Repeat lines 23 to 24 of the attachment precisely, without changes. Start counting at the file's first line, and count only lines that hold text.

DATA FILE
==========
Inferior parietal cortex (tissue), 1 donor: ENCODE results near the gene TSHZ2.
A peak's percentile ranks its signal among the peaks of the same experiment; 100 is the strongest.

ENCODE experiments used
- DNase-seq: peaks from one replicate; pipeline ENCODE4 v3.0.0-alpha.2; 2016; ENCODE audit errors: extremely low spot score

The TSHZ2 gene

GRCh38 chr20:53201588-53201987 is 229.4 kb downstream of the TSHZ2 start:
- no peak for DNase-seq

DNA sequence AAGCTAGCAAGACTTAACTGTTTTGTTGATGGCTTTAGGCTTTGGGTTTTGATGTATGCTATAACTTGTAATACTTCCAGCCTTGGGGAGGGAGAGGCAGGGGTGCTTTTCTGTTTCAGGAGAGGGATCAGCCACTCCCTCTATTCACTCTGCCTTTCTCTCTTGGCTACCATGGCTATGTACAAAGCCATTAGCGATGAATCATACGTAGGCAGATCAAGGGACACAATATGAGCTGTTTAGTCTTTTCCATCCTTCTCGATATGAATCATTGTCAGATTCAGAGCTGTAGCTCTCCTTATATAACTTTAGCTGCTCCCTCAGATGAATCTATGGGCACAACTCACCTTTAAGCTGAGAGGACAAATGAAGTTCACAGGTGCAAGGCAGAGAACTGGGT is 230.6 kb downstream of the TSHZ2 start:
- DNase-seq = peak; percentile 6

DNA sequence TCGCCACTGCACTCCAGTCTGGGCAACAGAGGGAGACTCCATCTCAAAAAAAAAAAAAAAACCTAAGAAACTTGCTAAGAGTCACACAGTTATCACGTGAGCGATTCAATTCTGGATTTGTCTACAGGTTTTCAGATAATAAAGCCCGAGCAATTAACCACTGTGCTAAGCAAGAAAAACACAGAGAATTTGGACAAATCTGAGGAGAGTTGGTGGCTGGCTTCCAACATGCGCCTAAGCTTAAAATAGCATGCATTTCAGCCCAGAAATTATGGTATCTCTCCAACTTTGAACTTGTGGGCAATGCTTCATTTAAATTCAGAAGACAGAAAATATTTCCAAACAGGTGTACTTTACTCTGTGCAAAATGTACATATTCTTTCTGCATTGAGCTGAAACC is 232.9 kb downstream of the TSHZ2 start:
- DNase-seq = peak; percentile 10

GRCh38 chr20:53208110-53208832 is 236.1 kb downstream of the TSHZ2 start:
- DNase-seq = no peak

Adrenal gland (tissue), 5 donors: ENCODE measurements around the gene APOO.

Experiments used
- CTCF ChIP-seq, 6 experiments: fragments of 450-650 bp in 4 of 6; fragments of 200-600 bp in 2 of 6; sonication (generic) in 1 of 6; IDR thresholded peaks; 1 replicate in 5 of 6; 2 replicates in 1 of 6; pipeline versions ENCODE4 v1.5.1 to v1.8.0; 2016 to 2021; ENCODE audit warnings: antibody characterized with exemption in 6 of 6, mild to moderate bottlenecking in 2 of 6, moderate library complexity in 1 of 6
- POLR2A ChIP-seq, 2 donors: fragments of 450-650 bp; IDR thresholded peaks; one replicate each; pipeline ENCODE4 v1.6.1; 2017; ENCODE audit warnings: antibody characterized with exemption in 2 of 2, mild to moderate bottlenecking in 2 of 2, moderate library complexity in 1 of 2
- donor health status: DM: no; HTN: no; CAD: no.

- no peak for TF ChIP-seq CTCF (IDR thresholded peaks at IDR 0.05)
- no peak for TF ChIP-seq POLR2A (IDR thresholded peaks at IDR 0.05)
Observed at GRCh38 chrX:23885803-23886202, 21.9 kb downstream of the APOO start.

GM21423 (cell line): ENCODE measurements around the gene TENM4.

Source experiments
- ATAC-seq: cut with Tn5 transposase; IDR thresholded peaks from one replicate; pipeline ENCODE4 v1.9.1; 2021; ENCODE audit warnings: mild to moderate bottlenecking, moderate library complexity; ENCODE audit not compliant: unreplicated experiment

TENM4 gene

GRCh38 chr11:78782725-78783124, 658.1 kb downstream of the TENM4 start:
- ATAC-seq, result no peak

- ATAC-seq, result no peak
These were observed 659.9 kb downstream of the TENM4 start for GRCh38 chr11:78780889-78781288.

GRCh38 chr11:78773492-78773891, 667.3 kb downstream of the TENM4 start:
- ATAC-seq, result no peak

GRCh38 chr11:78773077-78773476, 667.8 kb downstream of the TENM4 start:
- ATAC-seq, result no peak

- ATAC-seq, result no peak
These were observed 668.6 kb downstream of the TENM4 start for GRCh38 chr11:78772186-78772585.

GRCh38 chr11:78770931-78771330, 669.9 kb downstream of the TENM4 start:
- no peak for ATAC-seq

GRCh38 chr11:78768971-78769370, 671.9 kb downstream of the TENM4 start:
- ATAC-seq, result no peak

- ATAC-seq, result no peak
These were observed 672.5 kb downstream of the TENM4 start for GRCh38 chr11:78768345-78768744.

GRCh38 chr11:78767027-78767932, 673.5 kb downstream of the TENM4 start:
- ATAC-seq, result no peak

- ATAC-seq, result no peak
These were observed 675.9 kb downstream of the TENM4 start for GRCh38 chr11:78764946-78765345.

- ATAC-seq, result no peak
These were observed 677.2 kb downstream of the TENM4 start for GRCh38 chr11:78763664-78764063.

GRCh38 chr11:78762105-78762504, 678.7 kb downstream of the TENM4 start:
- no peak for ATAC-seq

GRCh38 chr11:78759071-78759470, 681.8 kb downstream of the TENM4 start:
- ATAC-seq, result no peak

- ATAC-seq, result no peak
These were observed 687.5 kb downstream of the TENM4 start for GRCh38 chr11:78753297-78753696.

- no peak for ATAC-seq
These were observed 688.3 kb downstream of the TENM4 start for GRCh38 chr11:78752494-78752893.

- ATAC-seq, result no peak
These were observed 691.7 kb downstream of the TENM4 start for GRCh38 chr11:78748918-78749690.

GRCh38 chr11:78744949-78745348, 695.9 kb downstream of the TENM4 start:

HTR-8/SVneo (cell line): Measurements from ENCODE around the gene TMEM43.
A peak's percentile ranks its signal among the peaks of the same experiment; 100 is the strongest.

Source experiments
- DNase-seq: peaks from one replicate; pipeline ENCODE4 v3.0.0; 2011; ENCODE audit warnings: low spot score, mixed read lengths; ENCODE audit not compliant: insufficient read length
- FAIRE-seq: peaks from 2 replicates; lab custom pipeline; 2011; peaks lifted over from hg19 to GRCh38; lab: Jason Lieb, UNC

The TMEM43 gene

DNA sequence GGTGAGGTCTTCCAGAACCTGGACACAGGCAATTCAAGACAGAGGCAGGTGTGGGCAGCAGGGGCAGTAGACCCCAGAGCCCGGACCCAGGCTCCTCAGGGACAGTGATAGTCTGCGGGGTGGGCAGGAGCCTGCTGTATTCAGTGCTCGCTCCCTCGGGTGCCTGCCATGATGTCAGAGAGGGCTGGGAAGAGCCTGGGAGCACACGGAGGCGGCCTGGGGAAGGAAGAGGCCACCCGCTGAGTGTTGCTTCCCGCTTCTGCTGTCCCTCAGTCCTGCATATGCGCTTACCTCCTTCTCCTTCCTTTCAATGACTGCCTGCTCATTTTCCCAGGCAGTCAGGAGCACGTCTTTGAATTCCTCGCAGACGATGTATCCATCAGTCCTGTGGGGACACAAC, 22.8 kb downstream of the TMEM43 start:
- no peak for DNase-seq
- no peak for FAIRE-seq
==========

Source experiments
- ATAC-seq: cut with Tn5 transposase; IDR thresholded peaks from one replicate; pipeline ENCODE4 v1.9.1; 2021; ENCODE audit warnings: mild to moderate bottlenecking, moderate library complexity; ENCODE audit not compliant: unreplicated experiment